I woke up. It was dark in our room. The closeness of the sea with its measured noise created an illusion that we were on a ship. “My goodness, it is so good here!” My “old wounds” stopped hurting; all my old fears and worries subsided, as if they had never existed. It must have been the air, but I felt completely rested although I slept for only a couple of hours. Reading people’s impressions of this amazing place, I found many mentions of the unusual and indescribable phenomenon of the complete physical revival experienced by visitors of the Holy Mountain.
My companions were sleeping quietly, like children; quite unlike they did on the night before we arrived on Athos.
“I’d better try to fall asleep before the semantron knocks.” I knew that I could use a little more sleep and “recharge” a bit more.
Surprisingly, despite my efforts, I was not falling asleep. I was ready to start counting sheep. “Let’s see what time it is.” I reached for my Military watch with a glowing dial. What?! Cold sweat broke through instantly.
– Brethren, feet in socks! We overslept! Aw, shucks!!
I do not remember getting up like that since my test combat alerts in the army. It turned out that I was not the only one awake. That was why it was quiet in the room. Everyone was waiting for the “monastic alarm clock”, but the semantron was simply not heard there. My scream threw everyone out of bed. While Igor was trying to find a switch on the wall, I was already fastening my cassock. The bliss that I was experiencing a minute ago had disappeared. The thought of flying two thousand kilometers, reaching the inheritance of the Most Holy Theotokos and then shamelessly oversleeping the service at the Gregoriou Monastery was painful.
St Nicholas looked at us reprovingly as we rushed (or rather hobbled quickly) along the paved path leading to the monastery gates. My heart was ready to jump out of my chest. I was so upset I just wanted to cry.
The church door was wide open. I took a deep breath and dived into the darkness of the narthex, as if into an ice-hole. Crossing myself, I stood quietly in my stasidia next to the readers. They were already reading the canon.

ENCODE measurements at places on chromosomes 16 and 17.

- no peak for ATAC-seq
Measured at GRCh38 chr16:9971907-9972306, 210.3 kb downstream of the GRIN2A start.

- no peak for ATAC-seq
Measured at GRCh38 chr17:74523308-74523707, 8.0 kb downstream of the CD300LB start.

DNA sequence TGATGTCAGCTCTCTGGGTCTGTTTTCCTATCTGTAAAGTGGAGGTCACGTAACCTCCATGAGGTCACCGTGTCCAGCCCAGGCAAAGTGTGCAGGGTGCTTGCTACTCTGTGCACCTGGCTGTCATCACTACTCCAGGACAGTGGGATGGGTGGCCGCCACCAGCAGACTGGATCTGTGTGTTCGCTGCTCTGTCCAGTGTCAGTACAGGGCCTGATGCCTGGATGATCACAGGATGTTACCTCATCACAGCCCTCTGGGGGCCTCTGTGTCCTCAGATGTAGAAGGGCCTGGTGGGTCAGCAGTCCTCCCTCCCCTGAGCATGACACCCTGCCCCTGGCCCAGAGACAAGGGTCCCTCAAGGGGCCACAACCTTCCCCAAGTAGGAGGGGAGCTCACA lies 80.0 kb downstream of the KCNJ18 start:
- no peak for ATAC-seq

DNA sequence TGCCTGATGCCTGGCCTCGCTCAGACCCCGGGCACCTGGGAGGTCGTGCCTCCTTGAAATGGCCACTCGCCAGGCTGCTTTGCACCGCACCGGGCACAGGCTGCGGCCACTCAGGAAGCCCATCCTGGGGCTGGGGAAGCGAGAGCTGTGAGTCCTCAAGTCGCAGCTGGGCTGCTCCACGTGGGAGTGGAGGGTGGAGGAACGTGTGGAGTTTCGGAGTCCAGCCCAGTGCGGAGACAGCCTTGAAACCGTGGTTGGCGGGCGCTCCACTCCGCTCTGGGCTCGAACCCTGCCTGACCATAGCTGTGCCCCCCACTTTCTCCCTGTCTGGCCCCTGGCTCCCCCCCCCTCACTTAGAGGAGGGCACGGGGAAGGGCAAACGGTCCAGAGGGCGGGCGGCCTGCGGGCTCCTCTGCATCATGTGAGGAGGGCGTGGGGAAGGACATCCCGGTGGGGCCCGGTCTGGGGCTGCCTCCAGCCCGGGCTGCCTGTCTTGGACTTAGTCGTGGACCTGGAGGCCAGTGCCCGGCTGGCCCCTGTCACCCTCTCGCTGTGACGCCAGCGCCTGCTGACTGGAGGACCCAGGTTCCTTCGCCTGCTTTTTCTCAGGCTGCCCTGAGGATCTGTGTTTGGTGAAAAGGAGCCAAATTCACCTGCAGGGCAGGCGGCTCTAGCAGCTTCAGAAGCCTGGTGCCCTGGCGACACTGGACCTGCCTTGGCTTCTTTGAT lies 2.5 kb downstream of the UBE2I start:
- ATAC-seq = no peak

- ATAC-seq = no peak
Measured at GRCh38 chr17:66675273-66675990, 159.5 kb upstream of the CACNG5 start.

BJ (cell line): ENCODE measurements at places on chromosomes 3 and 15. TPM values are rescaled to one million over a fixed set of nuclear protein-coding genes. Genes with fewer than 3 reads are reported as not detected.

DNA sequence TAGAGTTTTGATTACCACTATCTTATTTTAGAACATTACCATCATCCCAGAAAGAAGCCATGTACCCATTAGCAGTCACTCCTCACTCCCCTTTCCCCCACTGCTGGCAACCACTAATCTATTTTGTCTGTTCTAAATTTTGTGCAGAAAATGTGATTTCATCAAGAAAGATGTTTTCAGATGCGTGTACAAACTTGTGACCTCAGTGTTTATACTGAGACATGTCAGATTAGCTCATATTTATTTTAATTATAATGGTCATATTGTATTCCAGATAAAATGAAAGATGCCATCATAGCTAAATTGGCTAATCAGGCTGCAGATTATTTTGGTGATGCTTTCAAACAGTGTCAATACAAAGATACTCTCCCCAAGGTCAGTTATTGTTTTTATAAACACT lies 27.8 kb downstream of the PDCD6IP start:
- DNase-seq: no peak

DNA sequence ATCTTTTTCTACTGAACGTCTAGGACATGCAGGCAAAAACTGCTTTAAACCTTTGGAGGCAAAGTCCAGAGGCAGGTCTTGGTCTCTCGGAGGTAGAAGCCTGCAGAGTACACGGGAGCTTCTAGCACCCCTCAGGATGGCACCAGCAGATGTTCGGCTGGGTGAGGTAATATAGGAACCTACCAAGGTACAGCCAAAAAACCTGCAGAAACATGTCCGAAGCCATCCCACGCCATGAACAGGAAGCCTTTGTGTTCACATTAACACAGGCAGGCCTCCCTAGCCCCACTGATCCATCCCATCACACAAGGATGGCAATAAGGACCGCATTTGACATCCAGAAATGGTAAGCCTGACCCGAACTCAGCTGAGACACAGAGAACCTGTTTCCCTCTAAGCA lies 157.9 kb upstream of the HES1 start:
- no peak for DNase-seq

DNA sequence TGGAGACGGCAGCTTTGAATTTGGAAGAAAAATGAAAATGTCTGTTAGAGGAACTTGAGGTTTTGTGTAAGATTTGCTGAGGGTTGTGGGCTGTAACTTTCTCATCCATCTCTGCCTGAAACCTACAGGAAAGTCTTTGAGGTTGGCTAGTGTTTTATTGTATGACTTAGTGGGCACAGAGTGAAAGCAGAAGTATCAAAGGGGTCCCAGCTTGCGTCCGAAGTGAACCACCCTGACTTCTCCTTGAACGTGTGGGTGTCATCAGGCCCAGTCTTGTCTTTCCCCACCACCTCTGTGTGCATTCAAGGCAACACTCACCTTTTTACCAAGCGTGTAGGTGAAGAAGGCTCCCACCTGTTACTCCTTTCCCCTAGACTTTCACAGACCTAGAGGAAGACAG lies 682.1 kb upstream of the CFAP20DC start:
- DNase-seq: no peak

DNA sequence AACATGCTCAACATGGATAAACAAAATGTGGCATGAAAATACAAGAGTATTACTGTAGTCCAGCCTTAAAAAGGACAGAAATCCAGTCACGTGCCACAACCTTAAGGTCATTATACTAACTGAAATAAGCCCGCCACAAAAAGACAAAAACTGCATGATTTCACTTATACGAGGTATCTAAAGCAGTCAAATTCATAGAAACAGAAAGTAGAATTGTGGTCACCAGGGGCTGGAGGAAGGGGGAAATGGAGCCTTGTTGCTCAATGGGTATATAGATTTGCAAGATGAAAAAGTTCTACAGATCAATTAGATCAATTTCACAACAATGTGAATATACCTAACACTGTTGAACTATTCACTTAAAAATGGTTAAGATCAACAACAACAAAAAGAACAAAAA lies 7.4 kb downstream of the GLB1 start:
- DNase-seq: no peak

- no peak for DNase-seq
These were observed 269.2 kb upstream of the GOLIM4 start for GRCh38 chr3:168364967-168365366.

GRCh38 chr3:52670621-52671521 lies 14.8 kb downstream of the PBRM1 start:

– Lord Jesus Christ, Son of God, have mercy on me, a sinner!
I pronounced every word of this prayer with a special feeling of awareness of my guilt and worthlessness.
Some time after returning from Athos, we were recalling this service and agreed that if we had not overslept then, perhaps our prayer would not have been so fervent and meaningful. Vladimir Georgievich compared it to an incident that happened to him in the army, when he suddenly fell asleep on sentry duty. After waking up, he began to carry out his guard duty more attentively and vigilantly, looking around and listening to the slightest rustle. He shared that he had never had a warmer and more attentive prayer in his life. I agree with him.
Prayer is a very intimate process. A person is one on one with God. In this state, everything extraneous, including noise or someone’s presence, is very disturbing. It is like talking to someone you love with an unfamiliar babushka sitting next to you and listening to your conversation. I found myself in a similar situation when Igor’s head suddenly appeared next to my face during the service. I almost groaned in annoyance. His stasidia was near mine. To face the altar, Igor had to turn and enter what I thought was my “personal space”. Although the feeling was not pleasant, I understood that it was not Igor’s fault. The irritation in my heart was so alien that I knew right away that it was nothing more than a temptation. God showed me another vulnerable point in my spirituality, which was certain to get worse if neglected. At first, I fidgeted, hanging on the armrests; then I coughed, hoping that this would сause my friend to take some other position and move his head. None of that helped. Only after I completely accepted the situation and explained Igor’s behavior to myself, his head disappeared into the darkness and did not appear again.